You know, I’m pretty fair to most Broadway musicals. I wasn’t wild about either “American Psycho” or “Waitress,” but there were excellent things about each that mitigated the problems. Let them live, not everything can be “Hamilton.”
But in a season of “Hamilton,” to see an effort full of cliches, riffs on other shows, ham-fisted treacle– come on, there’s only so much I can take. “Tuck Everlasting” is not very good, it’s just inches from terrible.
The only things that separate it from total disaster are some of the cast. Carole Carmello and Fred Applegate are stars, and they shine even when the material is working against them. Terrence Mann is the A Rod of Broadway musicals.
They barely survive this show. Mann, in particular, seems to have been recycled in scenes from “Pippin” and “Into the Woods.” (Was he also in “Seussical”?) I couldn’t tell sometimes if director Casey Nicholaw, who made “Something Rotten” a fresh show and a send up simultaneously, was trying for some kind of satire.
But I think he’s serious with “Tuck,” based on a novel and two movies about wood nymphs who discover magic water that lets them live forever. This is both a blessing and curse, as they have witnessed a century of friends and family coming and going.
The show felt like a century, what with tired, retreaded songs (some of the worst I’ve ever heard, my least favorite since “The Bridges of Madison County” and “If/Then.”) They’re uninspired, corny, and tuneless.
Some of the performers were wooden than the woods they traipsed around in). (Good sets, I will concede.) I won’t name names. But maybe there are so many shows running that producers can’t find really good singers. I was shocked by the range here from wonderful (Carmello, Michael Park, and newcomer Sarah Charles Lewis) to the other extreme. The actor who plays Tuck– Andrew Keenan Bolger– may be playing Tobias from “Sweeney Todd.” (He’d be very good in that role.) He looks like he’s about to burst into “Not While I’m Around.”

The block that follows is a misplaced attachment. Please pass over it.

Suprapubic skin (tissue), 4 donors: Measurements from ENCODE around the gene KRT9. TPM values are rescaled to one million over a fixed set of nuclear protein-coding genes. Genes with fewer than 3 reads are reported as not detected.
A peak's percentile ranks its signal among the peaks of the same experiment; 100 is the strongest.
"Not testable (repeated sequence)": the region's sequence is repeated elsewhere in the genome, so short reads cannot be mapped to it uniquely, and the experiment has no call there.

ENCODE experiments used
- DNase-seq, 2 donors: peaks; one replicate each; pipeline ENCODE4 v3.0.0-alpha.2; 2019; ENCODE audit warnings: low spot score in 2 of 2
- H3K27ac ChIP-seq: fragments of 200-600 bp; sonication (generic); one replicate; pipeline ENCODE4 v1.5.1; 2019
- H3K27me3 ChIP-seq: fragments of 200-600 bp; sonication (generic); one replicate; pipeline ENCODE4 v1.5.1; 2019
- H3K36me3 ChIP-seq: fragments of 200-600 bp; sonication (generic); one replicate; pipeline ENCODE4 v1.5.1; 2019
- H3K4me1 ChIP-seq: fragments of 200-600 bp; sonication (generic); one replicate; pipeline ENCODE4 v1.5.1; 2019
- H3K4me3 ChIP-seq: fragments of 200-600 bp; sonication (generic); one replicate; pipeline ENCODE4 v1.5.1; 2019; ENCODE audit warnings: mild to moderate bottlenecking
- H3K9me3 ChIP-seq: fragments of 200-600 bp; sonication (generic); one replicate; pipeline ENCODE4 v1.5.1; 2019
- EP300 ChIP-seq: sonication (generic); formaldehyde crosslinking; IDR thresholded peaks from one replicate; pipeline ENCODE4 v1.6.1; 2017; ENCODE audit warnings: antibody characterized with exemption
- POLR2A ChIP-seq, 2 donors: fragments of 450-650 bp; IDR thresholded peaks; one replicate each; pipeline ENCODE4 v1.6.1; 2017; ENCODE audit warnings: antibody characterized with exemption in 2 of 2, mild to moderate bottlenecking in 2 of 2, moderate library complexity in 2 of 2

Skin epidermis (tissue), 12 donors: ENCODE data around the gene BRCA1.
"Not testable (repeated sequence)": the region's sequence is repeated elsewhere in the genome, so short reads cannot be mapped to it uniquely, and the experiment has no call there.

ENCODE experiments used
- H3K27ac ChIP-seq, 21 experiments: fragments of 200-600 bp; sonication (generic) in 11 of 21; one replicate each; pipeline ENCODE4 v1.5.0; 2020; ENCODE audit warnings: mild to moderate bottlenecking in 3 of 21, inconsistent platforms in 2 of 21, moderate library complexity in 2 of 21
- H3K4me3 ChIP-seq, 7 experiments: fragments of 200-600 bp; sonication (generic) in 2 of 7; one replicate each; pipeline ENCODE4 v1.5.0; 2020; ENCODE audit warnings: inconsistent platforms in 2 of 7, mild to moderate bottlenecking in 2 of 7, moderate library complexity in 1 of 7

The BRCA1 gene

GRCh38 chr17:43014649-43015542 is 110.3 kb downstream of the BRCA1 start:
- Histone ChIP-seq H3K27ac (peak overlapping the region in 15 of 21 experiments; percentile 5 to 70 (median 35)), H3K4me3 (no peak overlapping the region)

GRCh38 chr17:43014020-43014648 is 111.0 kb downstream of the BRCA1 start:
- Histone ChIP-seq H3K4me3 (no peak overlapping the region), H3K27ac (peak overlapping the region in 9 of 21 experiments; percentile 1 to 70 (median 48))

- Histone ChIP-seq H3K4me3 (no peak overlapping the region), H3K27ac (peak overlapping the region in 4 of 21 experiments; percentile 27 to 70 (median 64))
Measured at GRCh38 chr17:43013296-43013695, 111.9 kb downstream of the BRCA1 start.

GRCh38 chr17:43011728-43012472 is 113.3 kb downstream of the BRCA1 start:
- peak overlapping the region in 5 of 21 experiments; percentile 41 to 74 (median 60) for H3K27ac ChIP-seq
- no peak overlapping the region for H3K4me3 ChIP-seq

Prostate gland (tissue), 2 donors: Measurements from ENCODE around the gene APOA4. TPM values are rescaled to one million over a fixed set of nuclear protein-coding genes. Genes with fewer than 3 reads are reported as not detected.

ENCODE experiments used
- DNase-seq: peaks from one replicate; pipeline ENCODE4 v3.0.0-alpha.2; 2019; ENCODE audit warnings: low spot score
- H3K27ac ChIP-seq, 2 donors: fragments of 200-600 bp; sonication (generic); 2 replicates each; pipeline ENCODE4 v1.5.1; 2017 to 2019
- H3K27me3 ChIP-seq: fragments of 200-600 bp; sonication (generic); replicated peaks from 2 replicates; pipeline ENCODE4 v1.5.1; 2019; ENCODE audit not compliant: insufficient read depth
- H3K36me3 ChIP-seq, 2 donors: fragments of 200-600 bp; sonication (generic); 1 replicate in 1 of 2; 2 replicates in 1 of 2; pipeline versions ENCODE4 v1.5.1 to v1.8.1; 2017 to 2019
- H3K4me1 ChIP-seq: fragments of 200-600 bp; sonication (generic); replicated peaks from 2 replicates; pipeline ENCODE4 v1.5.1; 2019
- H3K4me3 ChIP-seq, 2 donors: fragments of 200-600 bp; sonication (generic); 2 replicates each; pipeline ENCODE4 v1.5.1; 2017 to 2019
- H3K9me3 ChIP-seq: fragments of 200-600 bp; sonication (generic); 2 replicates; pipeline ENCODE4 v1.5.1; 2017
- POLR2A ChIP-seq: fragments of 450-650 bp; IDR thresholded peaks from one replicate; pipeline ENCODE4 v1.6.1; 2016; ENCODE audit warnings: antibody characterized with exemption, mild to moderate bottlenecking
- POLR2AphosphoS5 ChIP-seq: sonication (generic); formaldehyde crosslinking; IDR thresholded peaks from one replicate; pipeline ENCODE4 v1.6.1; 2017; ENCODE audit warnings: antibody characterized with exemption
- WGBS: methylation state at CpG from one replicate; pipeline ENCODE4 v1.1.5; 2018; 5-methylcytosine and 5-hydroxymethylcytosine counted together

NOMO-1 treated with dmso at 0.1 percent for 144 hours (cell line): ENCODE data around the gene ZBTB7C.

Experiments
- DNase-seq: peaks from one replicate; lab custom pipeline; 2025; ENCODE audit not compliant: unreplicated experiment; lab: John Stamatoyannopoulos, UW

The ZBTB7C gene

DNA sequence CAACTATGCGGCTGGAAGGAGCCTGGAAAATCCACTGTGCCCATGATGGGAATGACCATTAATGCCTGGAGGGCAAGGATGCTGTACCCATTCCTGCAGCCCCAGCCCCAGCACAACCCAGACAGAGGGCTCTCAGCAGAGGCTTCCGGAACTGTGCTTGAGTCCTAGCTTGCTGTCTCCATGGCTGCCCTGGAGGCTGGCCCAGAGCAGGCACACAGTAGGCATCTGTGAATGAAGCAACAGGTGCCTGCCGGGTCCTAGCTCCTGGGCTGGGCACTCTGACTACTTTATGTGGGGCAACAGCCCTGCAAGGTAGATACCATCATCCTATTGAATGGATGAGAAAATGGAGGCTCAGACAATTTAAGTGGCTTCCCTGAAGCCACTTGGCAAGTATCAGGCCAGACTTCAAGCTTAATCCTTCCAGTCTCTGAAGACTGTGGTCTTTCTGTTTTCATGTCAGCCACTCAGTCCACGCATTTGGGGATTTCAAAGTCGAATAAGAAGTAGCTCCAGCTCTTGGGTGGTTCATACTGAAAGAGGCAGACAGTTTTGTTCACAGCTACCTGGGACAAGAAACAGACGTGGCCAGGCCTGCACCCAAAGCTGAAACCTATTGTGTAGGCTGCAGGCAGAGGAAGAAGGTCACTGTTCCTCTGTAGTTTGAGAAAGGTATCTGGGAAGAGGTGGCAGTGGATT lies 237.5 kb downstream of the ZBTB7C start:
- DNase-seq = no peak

The plot doesn’t help. The non-aging family sets its sights on Lewis’s Winnie, who is 11. (And 11 in real life, too.) You’ve got Tuck, 17 on stage (but 30 in real life, 103 in nymph years) lusting after her. Very very creepy. Michael Park’s Angus also seems inappropriately matched to her. (He’s around 45.)
When Winnie goes missing, her stern recently widowed mother (who looks way too old to have an 11 year old) and her caricature of a nutty grandmother send a detective (Fred Applegate, who steals the show) and his bumbling son to find her. Cliches smack into each other from every direction. It doesn’t help that the choreography looks like summer stock.
Nicholaw’s edgy and sophisticated work is just thrown out the window. Maybe this is the season of homespun, corny, hackneyed material. (God help us.) But these shows cost $150 and up for tickets. You can’t compare this to something like “Hamilton,” work of genius. It’s like three giant steps backward.
Who was there? Ron Howard. Don’t know why. Alfred Molina, with girlfriend Jennifer Lee (“Frozen” the movie and the forthcoming musical). Michael Urie. WABC Radio host Joan Hamburg. The producers didn’t want press at their after party at Tavern on the Green, and I don’t blame them.
Tonight’s New York Times review is by Charles Isherwood, who’s been handing out positive reviews to shows that Ben Brantley would murder if he had the chance. I don’t know what’s going on– is it an advertiser thing? But his review tonight worries me.
One last thought: why can’t Carolee Carmello have a great show, and win a Tony? She’s too good for this stuff.